After White Belt Comes…Blue?
I spend two hours tossing and turning last night, stewing over the situation at work. I finally get up around 1:30am and write for a little while, and I think I went back to sleep by 3am. Then up a while later to check emails, organize my thoughts, and stretch before heading to the dojo.
I arrive at 11am and find that Jeff, Lis, and Sienna are thoroughly warmed up from whatever they’ve all been doing in the kids’ class. Warmed up is perhaps putting it mildly…they’re dripping sweat and even Hanshi is a little worked up—I can tell by the tone of his voice—and I can barely bow onto the mat in time before he has us doing this whacked out round kick-side kick combo.
I’m barely through the second kick and I can feel anger surge inside of me. It’s a moment where I can make a decision—I recognize that much. There are a million stories I could tell myself right now: But they’re already warmed up, they all outrank me, they just practice this double kick drill before I even got here, I drank half a bottle of wine last night, I didn’t sleep well, my knees hurt so bad yesterday I took at Aleve, I am mad at work, but, but, but.
I remember Jeff’s words: When you take your socks and shoes off in the hallway, you are taking off the rest of the day, any baggage you have, all of it. When you bow onto the mat, you’re leaving all of that behind.
I work the kicks and I am barely half the speed of everyone else but I don’t care. If I practice it fast it’s just going to be wrong and that won’t be me anywhere. I’m still angry but now it’s a sort of Minestrone soup anger—some beans here (work), some noodles here (eating too much sugar yesterday), some spices there (PMS), some tomatoes here (my body isn’t warmed up)—all of it swimming around in me in this mess of indistinguishable energy.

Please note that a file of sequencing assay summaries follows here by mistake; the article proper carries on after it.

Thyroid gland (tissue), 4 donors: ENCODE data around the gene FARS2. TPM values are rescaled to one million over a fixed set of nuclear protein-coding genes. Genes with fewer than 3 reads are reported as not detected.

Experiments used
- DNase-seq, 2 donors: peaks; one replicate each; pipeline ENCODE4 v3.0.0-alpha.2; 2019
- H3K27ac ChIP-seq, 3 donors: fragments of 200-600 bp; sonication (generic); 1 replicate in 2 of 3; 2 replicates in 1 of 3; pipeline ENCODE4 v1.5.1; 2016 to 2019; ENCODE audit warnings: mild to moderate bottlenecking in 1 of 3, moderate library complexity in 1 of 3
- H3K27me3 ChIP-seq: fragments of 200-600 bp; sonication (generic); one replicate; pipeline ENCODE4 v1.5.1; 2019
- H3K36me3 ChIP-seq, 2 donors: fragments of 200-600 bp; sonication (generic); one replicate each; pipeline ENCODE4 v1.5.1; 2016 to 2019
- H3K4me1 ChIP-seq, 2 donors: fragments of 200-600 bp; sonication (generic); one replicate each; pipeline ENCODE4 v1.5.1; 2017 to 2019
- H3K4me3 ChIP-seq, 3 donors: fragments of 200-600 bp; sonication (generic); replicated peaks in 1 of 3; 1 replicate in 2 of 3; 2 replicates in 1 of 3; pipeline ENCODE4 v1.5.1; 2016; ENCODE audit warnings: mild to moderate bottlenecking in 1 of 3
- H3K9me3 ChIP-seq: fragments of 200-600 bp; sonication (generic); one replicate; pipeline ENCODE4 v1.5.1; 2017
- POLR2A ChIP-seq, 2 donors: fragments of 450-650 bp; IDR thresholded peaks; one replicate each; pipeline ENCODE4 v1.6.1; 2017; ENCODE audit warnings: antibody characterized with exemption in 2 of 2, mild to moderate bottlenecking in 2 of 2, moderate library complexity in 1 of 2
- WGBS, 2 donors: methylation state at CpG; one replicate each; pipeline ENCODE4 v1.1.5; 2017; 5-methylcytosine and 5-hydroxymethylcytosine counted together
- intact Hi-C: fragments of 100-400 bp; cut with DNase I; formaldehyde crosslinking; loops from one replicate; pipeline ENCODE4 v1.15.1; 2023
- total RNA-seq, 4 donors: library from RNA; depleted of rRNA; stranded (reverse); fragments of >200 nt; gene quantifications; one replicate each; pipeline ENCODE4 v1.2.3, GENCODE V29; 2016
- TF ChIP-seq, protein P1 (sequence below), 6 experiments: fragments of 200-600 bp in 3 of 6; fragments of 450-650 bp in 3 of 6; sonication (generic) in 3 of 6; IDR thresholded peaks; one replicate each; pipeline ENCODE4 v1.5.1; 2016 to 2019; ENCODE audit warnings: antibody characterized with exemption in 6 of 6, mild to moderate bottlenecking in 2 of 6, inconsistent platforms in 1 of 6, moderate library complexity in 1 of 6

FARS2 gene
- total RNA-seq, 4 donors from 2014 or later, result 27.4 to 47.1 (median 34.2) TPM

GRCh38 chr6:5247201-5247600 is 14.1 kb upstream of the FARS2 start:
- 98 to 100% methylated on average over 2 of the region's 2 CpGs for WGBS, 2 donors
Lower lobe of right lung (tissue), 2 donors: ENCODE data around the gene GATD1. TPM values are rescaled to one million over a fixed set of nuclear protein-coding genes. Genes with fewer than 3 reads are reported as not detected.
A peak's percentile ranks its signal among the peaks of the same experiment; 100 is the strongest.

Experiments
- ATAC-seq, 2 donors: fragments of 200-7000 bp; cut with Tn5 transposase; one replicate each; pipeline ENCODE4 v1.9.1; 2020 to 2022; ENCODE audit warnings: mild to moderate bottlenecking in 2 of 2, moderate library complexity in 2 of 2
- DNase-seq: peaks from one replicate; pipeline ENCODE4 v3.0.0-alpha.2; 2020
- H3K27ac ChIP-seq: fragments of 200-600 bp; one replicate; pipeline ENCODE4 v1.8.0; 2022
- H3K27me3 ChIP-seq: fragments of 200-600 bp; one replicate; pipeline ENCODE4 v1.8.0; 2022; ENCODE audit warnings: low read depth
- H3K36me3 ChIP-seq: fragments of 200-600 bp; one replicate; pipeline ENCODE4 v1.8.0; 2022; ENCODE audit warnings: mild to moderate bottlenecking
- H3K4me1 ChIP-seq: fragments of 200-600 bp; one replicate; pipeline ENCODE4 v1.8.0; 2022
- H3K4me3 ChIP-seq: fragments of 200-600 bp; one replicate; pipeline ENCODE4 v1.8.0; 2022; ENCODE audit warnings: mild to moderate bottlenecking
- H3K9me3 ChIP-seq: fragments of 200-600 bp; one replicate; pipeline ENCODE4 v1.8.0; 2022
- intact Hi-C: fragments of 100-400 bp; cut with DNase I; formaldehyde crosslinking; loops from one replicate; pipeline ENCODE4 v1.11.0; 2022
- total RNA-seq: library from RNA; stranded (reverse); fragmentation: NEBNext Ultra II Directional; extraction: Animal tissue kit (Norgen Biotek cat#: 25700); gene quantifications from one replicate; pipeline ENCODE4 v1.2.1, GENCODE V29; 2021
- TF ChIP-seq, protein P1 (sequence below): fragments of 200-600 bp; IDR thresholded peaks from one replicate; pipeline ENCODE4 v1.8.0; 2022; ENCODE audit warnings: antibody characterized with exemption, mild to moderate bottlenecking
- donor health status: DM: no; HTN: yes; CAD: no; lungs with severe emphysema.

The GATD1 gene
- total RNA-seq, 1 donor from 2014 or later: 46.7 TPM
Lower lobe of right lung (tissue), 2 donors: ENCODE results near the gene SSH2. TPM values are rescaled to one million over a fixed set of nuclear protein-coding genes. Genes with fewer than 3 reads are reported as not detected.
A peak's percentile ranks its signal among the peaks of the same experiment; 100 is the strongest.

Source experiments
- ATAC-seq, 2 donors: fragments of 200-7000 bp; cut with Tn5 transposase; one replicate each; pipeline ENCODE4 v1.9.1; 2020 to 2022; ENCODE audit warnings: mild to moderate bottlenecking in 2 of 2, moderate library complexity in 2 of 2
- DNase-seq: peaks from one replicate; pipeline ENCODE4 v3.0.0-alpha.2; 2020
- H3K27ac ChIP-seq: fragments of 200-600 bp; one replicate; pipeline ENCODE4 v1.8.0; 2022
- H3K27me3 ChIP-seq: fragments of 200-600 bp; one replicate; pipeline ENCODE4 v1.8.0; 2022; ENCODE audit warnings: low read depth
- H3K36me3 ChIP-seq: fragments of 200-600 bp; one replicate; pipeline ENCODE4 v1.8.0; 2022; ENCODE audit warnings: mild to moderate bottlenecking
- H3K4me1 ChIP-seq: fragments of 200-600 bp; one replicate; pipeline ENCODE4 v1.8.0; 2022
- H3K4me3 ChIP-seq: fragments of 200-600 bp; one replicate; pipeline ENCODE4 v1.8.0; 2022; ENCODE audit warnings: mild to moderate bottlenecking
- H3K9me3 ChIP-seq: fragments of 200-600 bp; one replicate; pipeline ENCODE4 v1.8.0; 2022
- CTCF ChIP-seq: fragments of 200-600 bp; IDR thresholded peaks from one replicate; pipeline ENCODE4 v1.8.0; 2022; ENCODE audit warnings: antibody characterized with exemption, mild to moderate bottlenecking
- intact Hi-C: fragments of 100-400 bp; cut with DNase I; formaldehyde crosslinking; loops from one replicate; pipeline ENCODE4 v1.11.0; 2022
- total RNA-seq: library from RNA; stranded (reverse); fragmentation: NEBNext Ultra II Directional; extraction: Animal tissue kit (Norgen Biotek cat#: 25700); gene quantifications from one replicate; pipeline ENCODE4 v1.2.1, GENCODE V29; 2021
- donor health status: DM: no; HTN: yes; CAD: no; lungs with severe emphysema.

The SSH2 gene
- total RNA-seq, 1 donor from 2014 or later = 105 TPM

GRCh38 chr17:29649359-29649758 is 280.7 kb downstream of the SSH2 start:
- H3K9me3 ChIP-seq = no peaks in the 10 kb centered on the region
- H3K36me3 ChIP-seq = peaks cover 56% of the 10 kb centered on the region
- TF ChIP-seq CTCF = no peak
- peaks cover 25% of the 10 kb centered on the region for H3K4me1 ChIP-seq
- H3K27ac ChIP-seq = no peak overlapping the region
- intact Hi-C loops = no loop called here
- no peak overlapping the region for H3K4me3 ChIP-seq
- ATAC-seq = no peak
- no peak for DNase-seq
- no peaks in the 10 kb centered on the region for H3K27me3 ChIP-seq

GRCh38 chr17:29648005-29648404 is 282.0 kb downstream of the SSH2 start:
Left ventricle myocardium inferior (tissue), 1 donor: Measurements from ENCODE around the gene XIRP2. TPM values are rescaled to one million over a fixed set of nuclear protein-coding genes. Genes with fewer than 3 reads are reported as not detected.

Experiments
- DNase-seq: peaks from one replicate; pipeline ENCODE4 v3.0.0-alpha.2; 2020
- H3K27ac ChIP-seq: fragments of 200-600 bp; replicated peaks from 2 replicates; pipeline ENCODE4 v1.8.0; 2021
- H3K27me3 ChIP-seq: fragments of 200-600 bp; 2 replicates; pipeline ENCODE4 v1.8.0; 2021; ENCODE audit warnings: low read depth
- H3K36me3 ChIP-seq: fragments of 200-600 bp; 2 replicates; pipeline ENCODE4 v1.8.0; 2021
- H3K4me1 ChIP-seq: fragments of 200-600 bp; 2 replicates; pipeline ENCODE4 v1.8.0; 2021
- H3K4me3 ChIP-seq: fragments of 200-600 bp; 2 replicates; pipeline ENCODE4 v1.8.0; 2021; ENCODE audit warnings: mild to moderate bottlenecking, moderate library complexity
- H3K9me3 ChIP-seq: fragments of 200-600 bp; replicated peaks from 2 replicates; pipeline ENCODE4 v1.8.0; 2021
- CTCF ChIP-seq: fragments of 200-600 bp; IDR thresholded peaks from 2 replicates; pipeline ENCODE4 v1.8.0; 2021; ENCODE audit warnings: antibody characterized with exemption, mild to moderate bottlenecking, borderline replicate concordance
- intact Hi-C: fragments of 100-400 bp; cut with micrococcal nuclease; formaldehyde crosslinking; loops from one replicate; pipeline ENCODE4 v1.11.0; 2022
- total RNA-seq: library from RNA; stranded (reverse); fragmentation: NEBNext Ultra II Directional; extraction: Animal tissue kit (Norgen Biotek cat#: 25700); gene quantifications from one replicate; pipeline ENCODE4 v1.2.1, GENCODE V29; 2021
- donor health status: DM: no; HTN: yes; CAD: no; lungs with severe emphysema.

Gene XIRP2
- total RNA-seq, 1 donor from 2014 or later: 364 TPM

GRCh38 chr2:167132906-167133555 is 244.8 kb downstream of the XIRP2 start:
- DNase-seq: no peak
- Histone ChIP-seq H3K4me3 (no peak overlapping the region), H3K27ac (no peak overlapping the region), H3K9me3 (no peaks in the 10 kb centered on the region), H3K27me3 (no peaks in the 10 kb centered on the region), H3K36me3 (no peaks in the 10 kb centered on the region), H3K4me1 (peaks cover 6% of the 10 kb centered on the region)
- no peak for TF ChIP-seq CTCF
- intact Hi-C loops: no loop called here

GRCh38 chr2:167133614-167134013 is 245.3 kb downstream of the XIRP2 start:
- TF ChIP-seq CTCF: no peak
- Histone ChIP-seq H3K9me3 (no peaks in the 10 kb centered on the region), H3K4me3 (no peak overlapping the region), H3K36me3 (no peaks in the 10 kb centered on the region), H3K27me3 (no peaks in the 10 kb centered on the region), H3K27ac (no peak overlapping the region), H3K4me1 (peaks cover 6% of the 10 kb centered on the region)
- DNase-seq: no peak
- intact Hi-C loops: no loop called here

I try to harness that energy. Lis and I are paired up for some “light blocking exercises” but as soon as I try them for myself, they’re more like “medium.” She kicks, I lift my leg to block. Our shins collide. We repeat the motion. It’s an interesting stinging sensation but not enough to make me flinch. By the end of class, I’ll have two bruises the size of peaches on my shins but I could give a fuck. Drop it. Leave it. It doesn’t matter. This isn’t an abusive mindset. It’s a mind-body spiritual practice. Bruises seem a low price to pay when you look at it that way.
Then we’re up against the wall, facing off with a partner, shuffling across the tatami throwing kicks and punches at will, the other person blocking. We switch, move back and forth, repeat. My anger comes back and this time, it has voices: You can’t do this, you haven’t learned enough to do this well, you’re doing it wrong, you look sloppy, you’re hunching, you’re missing, you’re losing your form, your move are ineffective. All of my brooding about work, it seems, is finding another way out of me and it’s attempting to do some internal damage in the process. But I know this tone of voice—it comes from the same family of censors that all the anti-writing voices come from. Which means I also know the antidote: Don’t ignore them, don’t stuff them down—that only makes them grow. Name it for what it is. Yes, voices of doubt. Yes, anger. But rewind, before that, and it’s the same old thing: energy.